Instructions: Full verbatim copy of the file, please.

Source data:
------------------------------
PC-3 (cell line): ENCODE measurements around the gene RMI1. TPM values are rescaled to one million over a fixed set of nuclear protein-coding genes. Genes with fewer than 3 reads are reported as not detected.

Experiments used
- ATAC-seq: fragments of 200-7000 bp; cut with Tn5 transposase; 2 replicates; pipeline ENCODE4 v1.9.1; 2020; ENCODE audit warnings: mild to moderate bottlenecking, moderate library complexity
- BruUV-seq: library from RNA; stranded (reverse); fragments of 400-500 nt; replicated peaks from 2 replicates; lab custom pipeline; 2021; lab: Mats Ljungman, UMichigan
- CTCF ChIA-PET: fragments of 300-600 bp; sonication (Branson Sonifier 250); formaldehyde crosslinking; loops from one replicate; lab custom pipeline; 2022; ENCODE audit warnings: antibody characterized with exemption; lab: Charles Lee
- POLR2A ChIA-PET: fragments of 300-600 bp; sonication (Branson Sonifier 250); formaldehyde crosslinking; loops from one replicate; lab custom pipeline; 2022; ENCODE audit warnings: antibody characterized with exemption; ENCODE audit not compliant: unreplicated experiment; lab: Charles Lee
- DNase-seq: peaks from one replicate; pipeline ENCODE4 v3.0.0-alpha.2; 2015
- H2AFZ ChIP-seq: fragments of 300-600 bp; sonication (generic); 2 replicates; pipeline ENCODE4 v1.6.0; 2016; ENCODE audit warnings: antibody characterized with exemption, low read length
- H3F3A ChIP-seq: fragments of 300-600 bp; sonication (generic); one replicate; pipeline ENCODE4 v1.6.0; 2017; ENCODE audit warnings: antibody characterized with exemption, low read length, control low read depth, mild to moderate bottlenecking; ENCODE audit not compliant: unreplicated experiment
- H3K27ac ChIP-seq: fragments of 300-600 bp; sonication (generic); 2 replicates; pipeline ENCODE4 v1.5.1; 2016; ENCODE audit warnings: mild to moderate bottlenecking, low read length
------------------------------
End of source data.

PC-3 (cell line): ENCODE measurements around the gene RMI1. TPM values are rescaled to one million over a fixed set of nuclear protein-coding genes. Genes with fewer than 3 reads are reported as not detected.

Experiments used
- ATAC-seq: fragments of 200-7000 bp; cut with Tn5 transposase; 2 replicates; pipeline ENCODE4 v1.9.1; 2020; ENCODE audit warnings: mild to moderate bottlenecking, moderate library complexity
- BruUV-seq: library from RNA; stranded (reverse); fragments of 400-500 nt; replicated peaks from 2 replicates; lab custom pipeline; 2021; lab: Mats Ljungman, UMichigan
- CTCF ChIA-PET: fragments of 300-600 bp; sonication (Branson Sonifier 250); formaldehyde crosslinking; loops from one replicate; lab custom pipeline; 2022; ENCODE audit warnings: antibody characterized with exemption; lab: Charles Lee
- POLR2A ChIA-PET: fragments of 300-600 bp; sonication (Branson Sonifier 250); formaldehyde crosslinking; loops from one replicate; lab custom pipeline; 2022; ENCODE audit warnings: antibody characterized with exemption; ENCODE audit not compliant: unreplicated experiment; lab: Charles Lee
- DNase-seq: peaks from one replicate; pipeline ENCODE4 v3.0.0-alpha.2; 2015
- H2AFZ ChIP-seq: fragments of 300-600 bp; sonication (generic); 2 replicates; pipeline ENCODE4 v1.6.0; 2016; ENCODE audit warnings: antibody characterized with exemption, low read length
- H3F3A ChIP-seq: fragments of 300-600 bp; sonication (generic); one replicate; pipeline ENCODE4 v1.6.0; 2017; ENCODE audit warnings: antibody characterized with exemption, low read length, control low read depth, mild to moderate bottlenecking; ENCODE audit not compliant: unreplicated experiment
- H3K27ac ChIP-seq: fragments of 300-600 bp; sonication (generic); 2 replicates; pipeline ENCODE4 v1.5.1; 2016; ENCODE audit warnings: mild to moderate bottlenecking, low read length